Why Is Instapaper Blocking Access To Otherwise-Compatible Sites?


Tons of smartphone users take advantage of Instapaper to easily keep up with news and info, on their own schedules. What started out as an iOS app has since been ported to Android, letting users save phone-optimized copies of their favorite sites in order to read them later. While that should all be very straightforward, a recent incident concerning developer Marco Arment and site 9to5 Mac are raising the specter of censorship.

The full story of what went down between Arment and 9to5 Mac is a pretty detailed (and just a bit sordid) tale, but the gist of it is that 9to5 Mac accidentally spelled Arment’s name wrong once, speculated about whether the app might have been involved in the now-debunked story of the FBI UDID leak, and jokingly called the app “Instascraper”.

The sum total of all this has gotten Arment a little bent out of shape, and so he proactively blocked 9to5 Mac access for Instapaper users by means of a tool allowing sites to opt-out of the app’s coverage. So, users saw a message claiming that the site chose not to support Instapaper, while instead the block was fully on Arment’s hands. After 9to5 Mac complained, he changed the message “Instapaper cannot save pages from the site”, which still isn’t true.

All this would be amusing if it didn’t bring up some concerns about how many people really have influence over how we access the internet through our phones and tablets. Are there other developers out there who may have vendettas against one individual, company, or even nation, and take steps to keep their users from accessing news on them as a result? At least our browsers are supposed to be neutral, but the more third-party apps like Instapaper we use, the more people we’re giving the opportunity to interfere with how we get our data.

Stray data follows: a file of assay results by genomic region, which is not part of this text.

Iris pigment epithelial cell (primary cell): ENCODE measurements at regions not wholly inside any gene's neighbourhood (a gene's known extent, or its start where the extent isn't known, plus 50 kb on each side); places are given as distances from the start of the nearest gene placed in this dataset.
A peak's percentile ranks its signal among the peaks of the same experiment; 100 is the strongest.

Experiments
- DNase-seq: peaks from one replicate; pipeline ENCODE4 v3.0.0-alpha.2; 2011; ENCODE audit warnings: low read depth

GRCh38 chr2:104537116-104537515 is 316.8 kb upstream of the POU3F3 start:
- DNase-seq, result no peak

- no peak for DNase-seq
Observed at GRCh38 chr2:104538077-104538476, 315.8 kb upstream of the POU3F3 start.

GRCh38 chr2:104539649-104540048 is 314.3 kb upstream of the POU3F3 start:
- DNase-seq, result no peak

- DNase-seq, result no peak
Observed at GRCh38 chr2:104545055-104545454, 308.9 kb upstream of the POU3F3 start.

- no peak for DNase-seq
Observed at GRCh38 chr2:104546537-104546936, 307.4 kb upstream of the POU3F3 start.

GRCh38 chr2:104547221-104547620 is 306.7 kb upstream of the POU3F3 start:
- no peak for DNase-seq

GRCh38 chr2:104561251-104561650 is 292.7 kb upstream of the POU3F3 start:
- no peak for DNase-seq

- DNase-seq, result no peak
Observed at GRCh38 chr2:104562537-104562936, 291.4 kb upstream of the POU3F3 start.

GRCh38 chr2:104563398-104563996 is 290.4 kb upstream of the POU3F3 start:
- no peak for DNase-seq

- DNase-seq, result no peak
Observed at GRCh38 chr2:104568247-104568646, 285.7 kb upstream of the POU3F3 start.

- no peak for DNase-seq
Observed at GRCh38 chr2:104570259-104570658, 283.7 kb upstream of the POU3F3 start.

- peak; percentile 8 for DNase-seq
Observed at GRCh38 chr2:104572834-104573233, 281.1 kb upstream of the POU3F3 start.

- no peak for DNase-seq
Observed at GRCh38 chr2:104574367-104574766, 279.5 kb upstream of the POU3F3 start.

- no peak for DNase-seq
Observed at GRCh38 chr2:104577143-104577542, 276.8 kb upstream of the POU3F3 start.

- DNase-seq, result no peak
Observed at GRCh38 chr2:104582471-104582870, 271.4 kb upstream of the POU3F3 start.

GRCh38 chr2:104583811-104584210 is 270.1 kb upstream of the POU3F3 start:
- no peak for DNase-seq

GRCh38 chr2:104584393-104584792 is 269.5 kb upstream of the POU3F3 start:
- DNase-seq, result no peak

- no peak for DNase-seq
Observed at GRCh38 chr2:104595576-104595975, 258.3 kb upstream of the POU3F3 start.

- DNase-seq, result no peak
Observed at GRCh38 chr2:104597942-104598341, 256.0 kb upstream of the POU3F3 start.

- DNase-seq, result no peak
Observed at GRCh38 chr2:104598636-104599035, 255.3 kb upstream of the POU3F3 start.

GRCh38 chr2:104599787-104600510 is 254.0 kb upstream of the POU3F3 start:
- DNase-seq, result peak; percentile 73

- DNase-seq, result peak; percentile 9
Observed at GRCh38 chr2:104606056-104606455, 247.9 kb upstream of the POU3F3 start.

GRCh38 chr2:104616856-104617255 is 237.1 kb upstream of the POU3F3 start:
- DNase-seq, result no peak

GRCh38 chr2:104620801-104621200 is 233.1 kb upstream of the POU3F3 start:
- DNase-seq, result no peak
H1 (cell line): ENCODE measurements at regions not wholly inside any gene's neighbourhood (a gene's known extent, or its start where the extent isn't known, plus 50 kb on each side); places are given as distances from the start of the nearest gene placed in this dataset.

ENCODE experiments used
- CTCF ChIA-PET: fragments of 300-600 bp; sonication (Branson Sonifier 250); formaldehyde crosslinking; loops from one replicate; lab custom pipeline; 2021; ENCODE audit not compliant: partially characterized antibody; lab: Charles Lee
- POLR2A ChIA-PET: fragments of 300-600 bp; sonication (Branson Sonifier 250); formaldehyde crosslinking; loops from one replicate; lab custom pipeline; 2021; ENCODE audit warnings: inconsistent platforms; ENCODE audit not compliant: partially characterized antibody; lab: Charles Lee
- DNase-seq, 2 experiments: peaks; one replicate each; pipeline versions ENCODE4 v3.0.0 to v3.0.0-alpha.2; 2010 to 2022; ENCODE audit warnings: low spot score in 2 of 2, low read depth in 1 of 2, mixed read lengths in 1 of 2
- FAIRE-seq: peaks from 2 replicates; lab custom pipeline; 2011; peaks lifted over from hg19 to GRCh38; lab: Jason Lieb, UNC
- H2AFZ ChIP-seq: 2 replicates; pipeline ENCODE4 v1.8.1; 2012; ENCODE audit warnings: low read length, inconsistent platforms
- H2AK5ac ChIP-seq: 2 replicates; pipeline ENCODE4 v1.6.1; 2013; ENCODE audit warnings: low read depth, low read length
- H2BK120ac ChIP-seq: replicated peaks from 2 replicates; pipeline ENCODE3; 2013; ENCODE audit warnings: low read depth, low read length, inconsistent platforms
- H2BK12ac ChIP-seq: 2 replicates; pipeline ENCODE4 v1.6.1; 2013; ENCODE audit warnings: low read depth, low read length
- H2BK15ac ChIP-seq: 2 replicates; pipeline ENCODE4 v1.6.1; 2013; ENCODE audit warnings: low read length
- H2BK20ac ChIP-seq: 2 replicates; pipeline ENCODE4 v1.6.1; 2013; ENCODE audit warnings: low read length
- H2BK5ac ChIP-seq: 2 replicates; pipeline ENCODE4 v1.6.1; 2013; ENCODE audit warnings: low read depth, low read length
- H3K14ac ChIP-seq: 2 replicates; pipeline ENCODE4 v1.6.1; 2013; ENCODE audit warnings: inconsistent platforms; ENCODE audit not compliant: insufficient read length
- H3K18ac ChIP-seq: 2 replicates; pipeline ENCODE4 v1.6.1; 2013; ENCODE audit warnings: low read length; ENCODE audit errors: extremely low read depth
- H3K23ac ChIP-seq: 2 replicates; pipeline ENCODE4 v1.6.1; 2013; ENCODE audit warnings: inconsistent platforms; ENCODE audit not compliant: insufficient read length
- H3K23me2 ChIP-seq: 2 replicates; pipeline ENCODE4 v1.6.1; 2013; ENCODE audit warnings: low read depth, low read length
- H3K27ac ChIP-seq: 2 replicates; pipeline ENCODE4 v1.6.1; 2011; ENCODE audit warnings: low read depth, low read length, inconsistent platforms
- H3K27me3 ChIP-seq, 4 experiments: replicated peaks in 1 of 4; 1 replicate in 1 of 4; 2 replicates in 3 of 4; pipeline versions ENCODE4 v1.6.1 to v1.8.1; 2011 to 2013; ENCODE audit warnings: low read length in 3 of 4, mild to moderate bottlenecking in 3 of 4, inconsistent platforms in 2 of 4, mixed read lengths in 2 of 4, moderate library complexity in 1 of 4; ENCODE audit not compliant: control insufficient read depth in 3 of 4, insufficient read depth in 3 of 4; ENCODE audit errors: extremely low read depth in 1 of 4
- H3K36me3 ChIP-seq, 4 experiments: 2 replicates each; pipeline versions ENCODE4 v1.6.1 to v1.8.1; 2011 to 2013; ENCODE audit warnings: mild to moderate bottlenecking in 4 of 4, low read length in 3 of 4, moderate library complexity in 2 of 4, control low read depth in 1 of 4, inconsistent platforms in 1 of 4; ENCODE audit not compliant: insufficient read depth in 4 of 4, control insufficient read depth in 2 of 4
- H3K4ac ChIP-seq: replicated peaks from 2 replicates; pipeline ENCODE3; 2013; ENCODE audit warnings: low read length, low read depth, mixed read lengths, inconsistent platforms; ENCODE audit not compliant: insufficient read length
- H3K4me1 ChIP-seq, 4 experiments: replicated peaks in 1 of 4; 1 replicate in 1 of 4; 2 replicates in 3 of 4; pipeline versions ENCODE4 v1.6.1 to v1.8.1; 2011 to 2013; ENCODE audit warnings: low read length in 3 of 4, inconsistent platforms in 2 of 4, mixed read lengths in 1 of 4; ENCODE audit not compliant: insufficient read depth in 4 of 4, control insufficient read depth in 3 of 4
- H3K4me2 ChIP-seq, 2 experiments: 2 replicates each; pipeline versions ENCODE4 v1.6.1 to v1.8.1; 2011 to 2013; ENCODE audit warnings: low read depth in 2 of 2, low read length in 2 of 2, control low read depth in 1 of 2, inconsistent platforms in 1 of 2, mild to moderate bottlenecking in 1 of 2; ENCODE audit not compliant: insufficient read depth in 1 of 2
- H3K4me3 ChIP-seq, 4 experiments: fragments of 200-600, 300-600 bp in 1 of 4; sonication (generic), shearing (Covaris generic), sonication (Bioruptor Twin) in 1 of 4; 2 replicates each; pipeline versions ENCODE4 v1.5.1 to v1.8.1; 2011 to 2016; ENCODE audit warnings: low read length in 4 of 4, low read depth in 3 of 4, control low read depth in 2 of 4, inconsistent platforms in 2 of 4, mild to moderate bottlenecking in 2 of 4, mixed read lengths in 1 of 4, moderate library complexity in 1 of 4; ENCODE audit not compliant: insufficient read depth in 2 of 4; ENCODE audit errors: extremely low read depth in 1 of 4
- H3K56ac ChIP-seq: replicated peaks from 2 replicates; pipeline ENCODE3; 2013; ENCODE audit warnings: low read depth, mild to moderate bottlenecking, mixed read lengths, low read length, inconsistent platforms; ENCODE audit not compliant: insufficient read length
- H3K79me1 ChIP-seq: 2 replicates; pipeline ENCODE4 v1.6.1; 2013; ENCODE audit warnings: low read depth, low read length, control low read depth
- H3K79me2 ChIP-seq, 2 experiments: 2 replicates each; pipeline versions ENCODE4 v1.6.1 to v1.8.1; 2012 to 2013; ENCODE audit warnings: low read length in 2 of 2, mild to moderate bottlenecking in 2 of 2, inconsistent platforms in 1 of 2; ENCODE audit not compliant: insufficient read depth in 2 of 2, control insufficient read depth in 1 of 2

Source: Buzzfeed
Via: 9to5 Mac

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About The Author
Stephen Schenck
Stephen has been writing about electronics since 2008, which only serves to frustrate him that he waited so long to combine his love of gadgets and his degree in writing. In his spare time, he collects console and arcade game hardware, is a motorcycle enthusiast, and enjoys trapping blue crabs. Stephen's first mobile device was a 624 MHz Dell Axim X30, which he's convinced is still a viable platform. Stephen longs for a market where phones are sold independently of service, and bandwidth is cheap and plentiful; he's not holding his breath. In the meantime, he devours smartphone news and tries to sort out the juicy bits Read more about Stephen Schenck!